FILM REVIEW – MOANA. With the voices of Auli’i Cravalho, Dwayne Johnson, Rachel House, Temuera Morrison, Jemaine Clement. Written by Jared Bush. Directed by Ron Clements, John Musker. Rated PG for peril, some scary images and brief thematic elements. 113 minutes.
Something interesting is going on at Disney Animation, and it’s not Pixar. Pixar’s recent films included the brilliant “Inside Out,” the entertaining if uninspired “Finding Dory,” and such duds as “Monsters University” and “The Good Dinosaur.” That next year brings us “Cars 3” is not a good sign.
Meanwhile Disney’s separate animation unit–now supervised by Pixar’s John Lasseter–has had major hits with “Frozen” and “Zootopia.” Their latest offering, MOANA, will likely extend the run of the reinvigorated operation. Taking its inspiration from Polynesian folk tales, it tells the story of Moana (voice of Auli’i Cravalho) who is destined to succeed her father, Tui (Temuera Morrison), as her island’s chief. Although the two are close, they have clashed since her childhood over her desire to explore the oceans. He has one hard and fast rule: no one travels beyond the outer reef. The island takes care of all their needs, he argues, and there’s no need to go into the dangerous outer world.
Her Gramma (Rachel House) encourages Moana’s dreams and we know it’s only a matter of time before she sets sail. Her mission is to set right a situation involving the gods that occurred centuries before when the demi-god Maui (Dwayne Johnson) stole the heart of Te Fiti, the earth goddess. Now it’s up to Moana–with Maui’s reluctant help–to set things right.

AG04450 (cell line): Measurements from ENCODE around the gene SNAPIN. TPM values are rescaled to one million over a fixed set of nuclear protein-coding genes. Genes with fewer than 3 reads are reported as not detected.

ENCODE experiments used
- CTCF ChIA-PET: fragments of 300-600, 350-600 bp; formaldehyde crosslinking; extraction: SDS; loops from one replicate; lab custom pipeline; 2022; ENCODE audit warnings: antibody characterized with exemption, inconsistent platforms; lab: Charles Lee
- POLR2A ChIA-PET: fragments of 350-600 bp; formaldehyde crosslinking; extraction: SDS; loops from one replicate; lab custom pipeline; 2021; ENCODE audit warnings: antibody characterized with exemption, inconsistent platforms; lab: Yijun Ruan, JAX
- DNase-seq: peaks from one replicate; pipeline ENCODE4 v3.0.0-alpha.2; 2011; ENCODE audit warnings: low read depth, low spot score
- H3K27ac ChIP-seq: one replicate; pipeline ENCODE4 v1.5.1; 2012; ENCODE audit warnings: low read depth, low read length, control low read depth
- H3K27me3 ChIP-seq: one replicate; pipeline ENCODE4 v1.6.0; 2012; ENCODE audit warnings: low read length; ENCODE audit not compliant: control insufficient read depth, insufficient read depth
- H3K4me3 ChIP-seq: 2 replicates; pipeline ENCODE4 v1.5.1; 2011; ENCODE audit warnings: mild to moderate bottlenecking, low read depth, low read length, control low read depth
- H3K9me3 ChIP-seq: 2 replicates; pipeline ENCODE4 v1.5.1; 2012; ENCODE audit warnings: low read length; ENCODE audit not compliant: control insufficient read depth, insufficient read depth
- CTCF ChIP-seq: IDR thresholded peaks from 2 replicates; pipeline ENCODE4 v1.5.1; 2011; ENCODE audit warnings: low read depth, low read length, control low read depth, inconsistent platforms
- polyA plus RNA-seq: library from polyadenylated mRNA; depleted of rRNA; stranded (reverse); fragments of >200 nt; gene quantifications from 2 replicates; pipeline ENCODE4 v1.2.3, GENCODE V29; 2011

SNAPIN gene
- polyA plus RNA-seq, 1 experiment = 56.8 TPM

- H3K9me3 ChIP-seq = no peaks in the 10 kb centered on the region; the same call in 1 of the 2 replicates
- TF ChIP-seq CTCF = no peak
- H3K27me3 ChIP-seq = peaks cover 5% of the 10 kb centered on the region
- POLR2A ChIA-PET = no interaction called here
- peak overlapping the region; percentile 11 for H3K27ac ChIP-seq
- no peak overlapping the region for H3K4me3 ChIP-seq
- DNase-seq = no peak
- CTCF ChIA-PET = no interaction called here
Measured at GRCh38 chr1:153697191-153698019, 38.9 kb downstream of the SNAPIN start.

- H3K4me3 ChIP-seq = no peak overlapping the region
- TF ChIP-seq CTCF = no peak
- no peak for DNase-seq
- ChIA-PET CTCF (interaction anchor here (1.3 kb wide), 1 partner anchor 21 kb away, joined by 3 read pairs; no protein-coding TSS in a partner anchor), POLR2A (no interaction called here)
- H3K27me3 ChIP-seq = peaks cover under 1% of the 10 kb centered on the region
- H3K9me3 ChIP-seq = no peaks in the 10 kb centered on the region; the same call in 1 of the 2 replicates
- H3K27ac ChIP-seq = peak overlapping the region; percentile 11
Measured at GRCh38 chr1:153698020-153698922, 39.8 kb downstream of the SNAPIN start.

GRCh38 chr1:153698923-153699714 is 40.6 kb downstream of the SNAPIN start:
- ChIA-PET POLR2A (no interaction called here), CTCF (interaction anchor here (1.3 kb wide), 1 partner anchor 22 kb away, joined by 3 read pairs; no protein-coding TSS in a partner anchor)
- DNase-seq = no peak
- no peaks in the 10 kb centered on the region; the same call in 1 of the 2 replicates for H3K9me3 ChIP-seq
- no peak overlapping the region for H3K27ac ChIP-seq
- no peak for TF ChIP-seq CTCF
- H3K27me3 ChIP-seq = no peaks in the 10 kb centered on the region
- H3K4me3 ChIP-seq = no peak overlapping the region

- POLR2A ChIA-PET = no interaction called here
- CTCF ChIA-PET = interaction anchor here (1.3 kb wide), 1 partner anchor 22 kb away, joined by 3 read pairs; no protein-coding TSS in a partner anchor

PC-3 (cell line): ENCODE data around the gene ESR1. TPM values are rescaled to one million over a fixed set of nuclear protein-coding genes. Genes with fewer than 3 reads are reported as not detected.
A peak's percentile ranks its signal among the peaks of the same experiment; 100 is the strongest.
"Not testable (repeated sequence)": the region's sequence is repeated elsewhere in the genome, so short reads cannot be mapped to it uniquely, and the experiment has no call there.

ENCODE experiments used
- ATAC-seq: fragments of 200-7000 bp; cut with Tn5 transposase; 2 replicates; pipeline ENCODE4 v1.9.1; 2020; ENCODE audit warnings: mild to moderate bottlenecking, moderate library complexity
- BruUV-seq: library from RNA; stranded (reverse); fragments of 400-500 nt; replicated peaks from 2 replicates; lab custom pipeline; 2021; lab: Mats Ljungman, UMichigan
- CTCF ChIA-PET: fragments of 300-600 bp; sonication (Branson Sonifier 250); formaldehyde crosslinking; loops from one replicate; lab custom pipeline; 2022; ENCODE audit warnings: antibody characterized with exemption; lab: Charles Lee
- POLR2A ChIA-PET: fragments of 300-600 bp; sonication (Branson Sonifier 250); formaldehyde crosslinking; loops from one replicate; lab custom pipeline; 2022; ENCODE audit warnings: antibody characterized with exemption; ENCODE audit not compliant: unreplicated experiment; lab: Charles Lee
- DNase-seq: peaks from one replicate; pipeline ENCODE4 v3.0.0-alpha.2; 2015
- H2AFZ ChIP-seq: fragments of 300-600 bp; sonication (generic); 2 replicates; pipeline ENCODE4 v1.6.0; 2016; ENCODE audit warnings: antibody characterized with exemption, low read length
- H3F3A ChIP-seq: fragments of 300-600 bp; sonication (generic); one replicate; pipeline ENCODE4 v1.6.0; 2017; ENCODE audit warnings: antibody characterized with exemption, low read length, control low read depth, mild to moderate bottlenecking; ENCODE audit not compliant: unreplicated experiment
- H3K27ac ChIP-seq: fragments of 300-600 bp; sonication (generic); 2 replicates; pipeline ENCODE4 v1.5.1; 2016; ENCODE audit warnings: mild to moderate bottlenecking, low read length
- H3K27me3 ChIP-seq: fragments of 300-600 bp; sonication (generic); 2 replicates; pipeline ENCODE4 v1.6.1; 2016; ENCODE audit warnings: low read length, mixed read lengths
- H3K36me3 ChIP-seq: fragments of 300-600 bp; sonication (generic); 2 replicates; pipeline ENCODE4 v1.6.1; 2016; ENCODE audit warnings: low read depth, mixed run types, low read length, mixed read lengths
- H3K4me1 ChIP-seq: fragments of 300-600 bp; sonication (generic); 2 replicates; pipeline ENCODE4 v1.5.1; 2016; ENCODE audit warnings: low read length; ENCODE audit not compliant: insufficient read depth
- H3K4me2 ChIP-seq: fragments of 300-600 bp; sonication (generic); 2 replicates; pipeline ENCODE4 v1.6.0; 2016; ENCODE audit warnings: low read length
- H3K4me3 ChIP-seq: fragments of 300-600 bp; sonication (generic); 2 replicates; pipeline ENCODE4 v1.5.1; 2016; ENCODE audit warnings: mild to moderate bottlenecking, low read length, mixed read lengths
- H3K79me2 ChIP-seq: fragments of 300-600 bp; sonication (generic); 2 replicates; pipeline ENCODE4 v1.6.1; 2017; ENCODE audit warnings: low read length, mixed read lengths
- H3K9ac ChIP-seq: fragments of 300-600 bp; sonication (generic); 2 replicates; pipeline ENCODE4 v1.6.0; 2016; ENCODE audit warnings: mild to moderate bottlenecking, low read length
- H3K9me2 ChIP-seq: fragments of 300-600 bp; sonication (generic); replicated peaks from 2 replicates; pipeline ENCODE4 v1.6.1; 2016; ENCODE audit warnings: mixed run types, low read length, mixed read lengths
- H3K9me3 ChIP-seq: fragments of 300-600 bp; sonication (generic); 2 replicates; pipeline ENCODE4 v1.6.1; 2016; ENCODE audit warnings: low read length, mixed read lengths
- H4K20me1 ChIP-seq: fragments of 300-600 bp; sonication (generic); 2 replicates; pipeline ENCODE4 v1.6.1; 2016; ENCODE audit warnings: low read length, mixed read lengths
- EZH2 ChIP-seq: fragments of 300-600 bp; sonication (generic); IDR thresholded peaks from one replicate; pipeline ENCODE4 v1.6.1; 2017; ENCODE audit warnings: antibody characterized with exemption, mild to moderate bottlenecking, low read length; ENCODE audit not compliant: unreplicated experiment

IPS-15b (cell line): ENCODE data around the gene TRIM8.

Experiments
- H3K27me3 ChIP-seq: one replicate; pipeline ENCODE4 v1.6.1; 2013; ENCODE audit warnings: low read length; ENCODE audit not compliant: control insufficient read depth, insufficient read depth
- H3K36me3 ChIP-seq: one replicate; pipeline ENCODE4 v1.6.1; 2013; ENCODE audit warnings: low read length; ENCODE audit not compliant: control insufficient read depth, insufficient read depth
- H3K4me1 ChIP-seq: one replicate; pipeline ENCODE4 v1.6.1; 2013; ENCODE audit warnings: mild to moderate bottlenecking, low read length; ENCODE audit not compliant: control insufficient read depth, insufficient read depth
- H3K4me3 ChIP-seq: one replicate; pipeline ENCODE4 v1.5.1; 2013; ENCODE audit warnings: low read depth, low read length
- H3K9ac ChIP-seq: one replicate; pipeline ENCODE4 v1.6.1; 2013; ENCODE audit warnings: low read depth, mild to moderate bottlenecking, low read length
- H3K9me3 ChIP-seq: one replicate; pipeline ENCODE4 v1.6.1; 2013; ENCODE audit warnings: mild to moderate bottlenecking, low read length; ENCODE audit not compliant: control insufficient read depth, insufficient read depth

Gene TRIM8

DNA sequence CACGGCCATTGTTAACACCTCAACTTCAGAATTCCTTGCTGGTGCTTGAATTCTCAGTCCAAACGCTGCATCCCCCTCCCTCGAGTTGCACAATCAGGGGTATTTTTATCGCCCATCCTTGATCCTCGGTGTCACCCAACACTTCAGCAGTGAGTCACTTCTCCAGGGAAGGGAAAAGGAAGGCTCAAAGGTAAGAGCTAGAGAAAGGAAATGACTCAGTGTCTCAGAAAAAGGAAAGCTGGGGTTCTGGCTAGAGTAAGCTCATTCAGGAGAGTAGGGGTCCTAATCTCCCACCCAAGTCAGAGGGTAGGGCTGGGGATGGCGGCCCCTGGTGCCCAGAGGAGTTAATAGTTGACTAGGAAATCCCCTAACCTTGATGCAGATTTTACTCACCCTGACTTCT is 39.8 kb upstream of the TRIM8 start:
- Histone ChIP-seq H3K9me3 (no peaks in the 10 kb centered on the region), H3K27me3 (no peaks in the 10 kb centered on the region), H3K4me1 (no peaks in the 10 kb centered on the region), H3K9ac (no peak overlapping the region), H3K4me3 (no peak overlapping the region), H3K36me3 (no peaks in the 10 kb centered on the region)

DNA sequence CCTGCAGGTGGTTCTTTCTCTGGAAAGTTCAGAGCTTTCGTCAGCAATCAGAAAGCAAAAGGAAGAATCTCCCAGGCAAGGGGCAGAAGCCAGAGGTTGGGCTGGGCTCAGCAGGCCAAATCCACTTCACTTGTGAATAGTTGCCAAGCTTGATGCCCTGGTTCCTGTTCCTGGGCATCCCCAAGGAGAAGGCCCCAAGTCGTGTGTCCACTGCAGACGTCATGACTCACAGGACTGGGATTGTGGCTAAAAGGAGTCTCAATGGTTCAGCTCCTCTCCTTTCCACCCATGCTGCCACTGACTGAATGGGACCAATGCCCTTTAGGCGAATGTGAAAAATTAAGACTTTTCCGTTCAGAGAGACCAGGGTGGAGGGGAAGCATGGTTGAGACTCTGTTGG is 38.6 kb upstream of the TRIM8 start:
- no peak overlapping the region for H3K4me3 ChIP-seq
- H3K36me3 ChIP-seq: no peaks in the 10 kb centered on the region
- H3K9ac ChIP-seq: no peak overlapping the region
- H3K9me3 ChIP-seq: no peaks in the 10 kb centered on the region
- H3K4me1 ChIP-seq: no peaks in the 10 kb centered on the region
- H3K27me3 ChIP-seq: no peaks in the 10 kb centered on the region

The film has a lot going for it, particularly in the characters of Moana and Maui. She’s the plucky heroine while he’s the egotistical partner whose contributions are crucial, like teaching the novice sailor to navigate, but does not upstage her. Indeed, for all the hilarity of Johnson’s bravado in voicing Maui (with the help of some animated tattoos), she’s the one who is frequently saving the day.
There are also the interesting secondary characters we expect in a Disney film, but being derived from Polynesian mythology, they will seem fresh and original, from the dimwitted rooster Hei-Hei to coconut pirates to Tamatoa (Jemaine Clement), a monster crab who collects shiny things (and gets the film’s final laugh after the closing credits). Likewise, the animation is top-notch. The human figures are suitably cartoonish so that we can accept them just like other toons, but the animation of the oceans and the native boats skimming across the water are so impressive you’ll almost feel the ocean spray.
Oddly, the one thing that doesn’t work is the music. There’s a song score largely credited to Lin-Manuel Miranda, creator of the Broadway smash “Hamilton,” but there’s not a memorable number in the bunch. The songs are serviceable but forgettable.
2016 has turned out to be quite a good year for animation, and “Moana” is a worthy addition to the honor roll. For those simply interested in a good family feature to see over the Thanksgiving holiday, you’ll be happy to know that it works for that, too.•••
Daniel M. Kimmel is a veteran movie critic and author of a host of film-related books. His new novel, Time on My Hands: My Misadventures in Time Travel, will be released in early 2017. He lives in Somerville, Massachusetts.